A disability policy for the 21st century

The disability support system has two fundamental structural flaws. First, our major programs define disability as an “inability to work” due to “medically determinable” impairments, even though advances in medicine and technology now make it possible for some people with very significant impairments to work. Structured around this definition, the current system discourages work and encourages long-term dependence on public supports. Of the nearly 13 million working-age Americans receiving SSDI or Supplemental Security Income (SSI) benefits today, over half live in poverty. Most will continue to receive benefits until they become eligible for Social Security retirement benefits or die.

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Second, the patchwork of state and federal disability support programs, each with different entry points, creates pervasive inefficiencies and perverse incentives that hinder substantive reform. For example, states are responsible for delivering employment services to help people with disabilities become self-sufficient, but they have little incentive to do so because the federal government pays for almost all income support and most health care for people who are not self-sufficient.   

An overhaul of the disability support system is needed to encourage and empower people with disabilities to seek employment, to reduce service duplication, to improve program efficiency and to increase the return on taxpayer investment. Implemented incrementally, comprehensive reforms could facilitate greater economic independence for people with disabilities and curb the growth in public spending for their support.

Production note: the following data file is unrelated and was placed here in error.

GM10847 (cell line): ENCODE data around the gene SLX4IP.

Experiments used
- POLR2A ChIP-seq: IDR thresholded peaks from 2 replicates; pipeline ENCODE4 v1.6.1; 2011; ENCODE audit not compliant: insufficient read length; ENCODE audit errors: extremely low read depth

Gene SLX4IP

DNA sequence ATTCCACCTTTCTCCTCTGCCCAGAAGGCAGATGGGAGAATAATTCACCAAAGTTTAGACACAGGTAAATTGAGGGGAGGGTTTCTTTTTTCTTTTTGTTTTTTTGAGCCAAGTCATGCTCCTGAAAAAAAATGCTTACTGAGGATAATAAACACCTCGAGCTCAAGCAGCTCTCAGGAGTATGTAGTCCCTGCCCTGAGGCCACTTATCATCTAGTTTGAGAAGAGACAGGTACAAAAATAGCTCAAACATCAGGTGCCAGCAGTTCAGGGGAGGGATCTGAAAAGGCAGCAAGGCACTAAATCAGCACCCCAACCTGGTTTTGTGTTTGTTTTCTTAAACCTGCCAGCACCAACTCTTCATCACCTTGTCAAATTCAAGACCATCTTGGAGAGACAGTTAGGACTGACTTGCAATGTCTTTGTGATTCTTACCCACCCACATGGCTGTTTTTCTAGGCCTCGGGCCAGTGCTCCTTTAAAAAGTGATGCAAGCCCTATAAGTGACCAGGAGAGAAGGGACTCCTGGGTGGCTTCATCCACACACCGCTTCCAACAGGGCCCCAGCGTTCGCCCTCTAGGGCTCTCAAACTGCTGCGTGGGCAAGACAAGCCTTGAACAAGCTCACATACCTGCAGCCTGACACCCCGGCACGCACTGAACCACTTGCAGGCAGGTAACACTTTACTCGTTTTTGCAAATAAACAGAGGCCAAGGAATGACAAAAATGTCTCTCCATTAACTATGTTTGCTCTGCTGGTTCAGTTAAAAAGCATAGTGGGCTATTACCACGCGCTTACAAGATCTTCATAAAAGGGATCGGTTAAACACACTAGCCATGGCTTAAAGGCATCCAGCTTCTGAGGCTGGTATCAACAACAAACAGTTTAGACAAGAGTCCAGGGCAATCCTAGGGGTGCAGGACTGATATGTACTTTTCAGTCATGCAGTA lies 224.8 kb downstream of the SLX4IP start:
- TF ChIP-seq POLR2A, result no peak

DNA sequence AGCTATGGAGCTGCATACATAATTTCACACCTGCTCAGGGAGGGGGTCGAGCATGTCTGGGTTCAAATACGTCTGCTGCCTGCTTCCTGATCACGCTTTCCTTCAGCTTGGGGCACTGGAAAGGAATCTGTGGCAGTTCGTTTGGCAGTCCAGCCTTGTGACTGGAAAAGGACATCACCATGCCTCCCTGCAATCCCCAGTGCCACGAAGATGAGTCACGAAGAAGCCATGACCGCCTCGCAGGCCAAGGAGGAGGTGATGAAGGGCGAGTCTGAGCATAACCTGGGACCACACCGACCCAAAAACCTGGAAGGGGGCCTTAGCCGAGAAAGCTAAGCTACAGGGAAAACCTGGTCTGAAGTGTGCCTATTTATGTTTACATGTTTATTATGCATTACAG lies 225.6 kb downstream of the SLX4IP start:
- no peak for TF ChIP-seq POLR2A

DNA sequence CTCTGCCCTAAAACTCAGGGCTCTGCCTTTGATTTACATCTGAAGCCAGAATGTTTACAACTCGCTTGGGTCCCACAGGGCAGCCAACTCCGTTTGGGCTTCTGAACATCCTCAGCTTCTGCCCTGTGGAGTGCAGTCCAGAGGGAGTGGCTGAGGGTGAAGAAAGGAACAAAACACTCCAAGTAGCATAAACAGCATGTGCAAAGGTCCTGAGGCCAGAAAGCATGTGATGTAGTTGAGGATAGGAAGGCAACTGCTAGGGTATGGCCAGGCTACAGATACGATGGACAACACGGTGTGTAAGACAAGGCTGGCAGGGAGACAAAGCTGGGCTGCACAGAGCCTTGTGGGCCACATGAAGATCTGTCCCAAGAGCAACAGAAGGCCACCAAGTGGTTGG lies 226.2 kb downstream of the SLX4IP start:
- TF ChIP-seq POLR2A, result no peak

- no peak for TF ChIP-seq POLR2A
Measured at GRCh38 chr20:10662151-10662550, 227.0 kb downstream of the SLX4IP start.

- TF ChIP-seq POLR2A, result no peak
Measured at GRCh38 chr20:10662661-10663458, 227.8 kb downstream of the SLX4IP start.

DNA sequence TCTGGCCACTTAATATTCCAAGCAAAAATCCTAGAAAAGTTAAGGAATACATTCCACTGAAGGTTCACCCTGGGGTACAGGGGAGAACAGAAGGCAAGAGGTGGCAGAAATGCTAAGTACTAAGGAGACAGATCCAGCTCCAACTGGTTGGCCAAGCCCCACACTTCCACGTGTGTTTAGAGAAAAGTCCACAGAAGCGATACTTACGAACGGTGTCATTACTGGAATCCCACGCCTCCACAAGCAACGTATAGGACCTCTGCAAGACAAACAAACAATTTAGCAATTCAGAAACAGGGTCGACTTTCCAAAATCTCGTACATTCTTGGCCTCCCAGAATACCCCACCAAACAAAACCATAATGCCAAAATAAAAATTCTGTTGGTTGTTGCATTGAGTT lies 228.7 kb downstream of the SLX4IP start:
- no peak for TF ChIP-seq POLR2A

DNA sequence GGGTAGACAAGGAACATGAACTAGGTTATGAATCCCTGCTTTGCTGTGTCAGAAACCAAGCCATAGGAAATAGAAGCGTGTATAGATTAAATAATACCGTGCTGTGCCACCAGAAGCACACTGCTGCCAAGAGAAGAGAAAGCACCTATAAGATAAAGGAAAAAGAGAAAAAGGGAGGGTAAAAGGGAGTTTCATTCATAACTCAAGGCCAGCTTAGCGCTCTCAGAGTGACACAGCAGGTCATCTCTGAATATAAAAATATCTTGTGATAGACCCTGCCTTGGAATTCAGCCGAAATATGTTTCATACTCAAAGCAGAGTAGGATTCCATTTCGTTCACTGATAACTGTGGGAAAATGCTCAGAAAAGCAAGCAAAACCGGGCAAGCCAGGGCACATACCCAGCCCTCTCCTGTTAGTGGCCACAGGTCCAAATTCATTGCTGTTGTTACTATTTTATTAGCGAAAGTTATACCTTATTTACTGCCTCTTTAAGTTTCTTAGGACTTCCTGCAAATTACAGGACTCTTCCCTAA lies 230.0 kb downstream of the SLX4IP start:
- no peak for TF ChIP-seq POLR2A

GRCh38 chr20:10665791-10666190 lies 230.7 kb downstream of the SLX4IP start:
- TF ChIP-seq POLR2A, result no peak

Transforming the disability support system should start with a vigorous debate on alternative approaches and a commitment to ensuring that large-scale changes are based on solid evidence. Congress could jump-start this process by creating a national disability demonstration commission. Such a commission could develop and test bold new ideas that comprehensively address the problems of our flawed and fragmented system. Instead of making minor tweaks, the commission could facilitate real change across government jurisdictions, integrating innovative financing with effective service delivery. The commission would need to allow waivers of current regulations, and interventions would need to be carefully designed and thoroughly tested to minimize risk for current beneficiaries. 

To start the conversation on rethinking disability policy and restructuring the disability support network, we offer, in a recently released report, one possible method of reorganizing support for this population. We suggest creating a state- or locally based system of disability support administrators (DSAs) to act as central points of intake and coordination for people needing services. This service-coordinator approach could simplify the process for applicants and improve individual outcomes. We also describe how financing could be realigned to promote the objectives of the restructured system. Further, we point to the need to make funding allocations more reflective of the business cycle, increasing during economic contraction and decreasing during rapid economic expansions. Will this approach work? We won’t know until it is tested, but we are convinced that no substantial progress will be made if we fail to test such comprehensive approaches to reform.

Reforming the national disability support system is critical to improving outcomes and reducing costs in the long term. Without structural reforms that enable people with disabilities to participate more fully in the economic mainstream, the efforts of fiscal reformers to tighten eligibility and trim benefits for existing programs will only lead to an increasingly bleak economic future for this population. 


David Stapleton is the director of Mathematica Policy Research’s Center for Studying Disability Policy. David Mann is a researcher at Mathematica.